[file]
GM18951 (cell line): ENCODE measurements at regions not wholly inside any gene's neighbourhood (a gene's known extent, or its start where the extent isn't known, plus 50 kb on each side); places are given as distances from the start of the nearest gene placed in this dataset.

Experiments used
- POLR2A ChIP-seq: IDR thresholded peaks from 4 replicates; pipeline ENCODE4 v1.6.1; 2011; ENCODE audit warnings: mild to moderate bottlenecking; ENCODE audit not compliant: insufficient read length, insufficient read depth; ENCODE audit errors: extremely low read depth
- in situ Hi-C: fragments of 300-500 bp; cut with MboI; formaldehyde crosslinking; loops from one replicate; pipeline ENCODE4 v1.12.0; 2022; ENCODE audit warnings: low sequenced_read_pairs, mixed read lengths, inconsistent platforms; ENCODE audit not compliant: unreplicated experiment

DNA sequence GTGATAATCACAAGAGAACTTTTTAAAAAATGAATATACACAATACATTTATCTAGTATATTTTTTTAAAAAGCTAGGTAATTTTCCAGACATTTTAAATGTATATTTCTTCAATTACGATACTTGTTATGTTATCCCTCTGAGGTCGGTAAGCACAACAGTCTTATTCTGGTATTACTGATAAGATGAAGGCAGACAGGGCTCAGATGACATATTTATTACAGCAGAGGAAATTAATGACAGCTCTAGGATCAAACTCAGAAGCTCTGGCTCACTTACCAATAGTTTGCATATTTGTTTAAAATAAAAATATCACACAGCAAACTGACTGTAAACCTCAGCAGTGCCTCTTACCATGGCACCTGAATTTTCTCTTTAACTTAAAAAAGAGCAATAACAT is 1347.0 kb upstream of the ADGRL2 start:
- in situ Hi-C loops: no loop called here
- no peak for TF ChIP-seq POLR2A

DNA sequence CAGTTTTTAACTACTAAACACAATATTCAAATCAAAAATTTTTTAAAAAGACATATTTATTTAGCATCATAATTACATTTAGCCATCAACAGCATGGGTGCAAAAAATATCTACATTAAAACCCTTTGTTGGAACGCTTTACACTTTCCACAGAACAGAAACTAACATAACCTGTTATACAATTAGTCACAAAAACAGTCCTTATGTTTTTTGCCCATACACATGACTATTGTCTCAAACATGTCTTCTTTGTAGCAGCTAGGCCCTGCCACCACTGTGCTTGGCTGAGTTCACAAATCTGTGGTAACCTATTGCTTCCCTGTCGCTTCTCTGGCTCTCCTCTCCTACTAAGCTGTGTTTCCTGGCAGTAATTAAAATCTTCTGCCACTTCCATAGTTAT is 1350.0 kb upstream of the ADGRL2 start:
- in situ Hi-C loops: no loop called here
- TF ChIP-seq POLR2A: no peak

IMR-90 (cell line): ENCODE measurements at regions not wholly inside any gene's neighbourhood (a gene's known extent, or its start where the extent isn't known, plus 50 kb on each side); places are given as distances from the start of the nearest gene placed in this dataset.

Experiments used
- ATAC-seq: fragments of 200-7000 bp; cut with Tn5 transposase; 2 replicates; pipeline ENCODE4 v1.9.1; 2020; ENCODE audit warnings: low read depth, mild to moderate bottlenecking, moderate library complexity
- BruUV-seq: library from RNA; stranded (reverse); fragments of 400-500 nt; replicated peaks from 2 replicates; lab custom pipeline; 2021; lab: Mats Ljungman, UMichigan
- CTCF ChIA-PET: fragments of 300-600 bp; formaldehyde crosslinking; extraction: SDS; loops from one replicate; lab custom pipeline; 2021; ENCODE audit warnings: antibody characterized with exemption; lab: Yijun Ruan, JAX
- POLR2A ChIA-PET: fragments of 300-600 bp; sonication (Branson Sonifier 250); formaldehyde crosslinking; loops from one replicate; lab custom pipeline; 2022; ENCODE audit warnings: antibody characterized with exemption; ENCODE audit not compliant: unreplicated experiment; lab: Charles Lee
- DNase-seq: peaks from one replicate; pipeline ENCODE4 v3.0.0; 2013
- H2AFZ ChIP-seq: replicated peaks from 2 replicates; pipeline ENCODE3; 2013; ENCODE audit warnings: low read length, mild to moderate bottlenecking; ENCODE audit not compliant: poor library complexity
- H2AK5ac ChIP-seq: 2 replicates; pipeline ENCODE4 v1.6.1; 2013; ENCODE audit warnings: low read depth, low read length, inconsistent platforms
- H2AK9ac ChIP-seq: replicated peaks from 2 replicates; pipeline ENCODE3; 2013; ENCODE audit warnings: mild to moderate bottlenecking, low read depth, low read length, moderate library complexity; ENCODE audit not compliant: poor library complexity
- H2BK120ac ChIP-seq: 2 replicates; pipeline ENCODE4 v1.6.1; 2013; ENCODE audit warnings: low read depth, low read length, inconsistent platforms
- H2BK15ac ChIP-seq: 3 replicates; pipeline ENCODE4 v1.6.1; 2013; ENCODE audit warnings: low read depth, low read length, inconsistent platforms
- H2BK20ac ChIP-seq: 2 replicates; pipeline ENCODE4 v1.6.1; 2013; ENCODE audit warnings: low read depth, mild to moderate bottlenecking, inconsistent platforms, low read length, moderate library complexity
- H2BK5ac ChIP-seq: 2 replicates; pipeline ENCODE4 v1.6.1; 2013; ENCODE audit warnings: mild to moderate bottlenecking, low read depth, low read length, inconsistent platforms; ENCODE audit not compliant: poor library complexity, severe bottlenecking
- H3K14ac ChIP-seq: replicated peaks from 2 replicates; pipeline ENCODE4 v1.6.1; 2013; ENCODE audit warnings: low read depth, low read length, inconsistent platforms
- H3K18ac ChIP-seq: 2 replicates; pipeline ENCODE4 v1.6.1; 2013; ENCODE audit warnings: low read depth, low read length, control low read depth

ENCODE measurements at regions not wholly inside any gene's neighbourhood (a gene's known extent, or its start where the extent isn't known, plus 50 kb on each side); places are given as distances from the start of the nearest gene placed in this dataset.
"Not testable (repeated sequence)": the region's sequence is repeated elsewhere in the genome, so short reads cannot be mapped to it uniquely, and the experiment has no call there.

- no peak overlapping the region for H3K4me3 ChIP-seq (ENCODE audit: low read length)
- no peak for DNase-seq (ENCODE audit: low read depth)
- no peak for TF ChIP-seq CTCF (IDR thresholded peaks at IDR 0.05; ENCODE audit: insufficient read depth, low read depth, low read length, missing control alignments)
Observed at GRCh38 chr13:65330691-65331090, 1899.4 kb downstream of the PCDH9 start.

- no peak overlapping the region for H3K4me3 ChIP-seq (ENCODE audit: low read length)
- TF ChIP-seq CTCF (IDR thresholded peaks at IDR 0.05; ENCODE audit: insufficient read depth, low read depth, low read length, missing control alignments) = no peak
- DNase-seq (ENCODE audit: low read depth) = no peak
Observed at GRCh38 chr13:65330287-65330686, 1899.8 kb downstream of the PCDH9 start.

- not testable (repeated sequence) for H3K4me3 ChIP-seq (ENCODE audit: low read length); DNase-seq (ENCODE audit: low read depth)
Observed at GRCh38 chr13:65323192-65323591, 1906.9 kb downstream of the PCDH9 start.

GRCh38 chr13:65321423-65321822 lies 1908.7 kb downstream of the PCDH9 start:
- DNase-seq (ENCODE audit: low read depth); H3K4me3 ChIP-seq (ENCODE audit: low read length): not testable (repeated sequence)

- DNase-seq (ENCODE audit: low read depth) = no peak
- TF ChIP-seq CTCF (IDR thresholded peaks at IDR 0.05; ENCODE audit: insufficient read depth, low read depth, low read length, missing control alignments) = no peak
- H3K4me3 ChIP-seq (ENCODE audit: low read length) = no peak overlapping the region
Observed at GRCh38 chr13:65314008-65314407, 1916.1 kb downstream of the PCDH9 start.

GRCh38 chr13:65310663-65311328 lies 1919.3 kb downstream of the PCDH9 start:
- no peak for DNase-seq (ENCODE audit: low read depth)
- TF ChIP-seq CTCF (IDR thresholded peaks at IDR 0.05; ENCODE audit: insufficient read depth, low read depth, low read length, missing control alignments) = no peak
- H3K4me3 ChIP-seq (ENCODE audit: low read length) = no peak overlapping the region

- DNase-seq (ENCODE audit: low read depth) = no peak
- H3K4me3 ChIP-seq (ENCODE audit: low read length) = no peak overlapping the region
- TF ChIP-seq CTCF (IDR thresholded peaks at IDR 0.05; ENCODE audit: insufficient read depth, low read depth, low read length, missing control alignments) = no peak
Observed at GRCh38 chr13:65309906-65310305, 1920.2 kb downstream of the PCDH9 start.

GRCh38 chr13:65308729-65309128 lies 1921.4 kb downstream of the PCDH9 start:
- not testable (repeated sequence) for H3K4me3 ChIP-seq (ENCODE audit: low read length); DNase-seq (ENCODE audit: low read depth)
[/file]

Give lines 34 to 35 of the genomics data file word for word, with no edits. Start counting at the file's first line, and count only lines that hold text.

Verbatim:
- TF ChIP-seq CTCF (IDR thresholded peaks at IDR 0.05; ENCODE audit: insufficient read depth, low read depth, low read length, missing control alignments) = no peak
- DNase-seq (ENCODE audit: low read depth) = no peak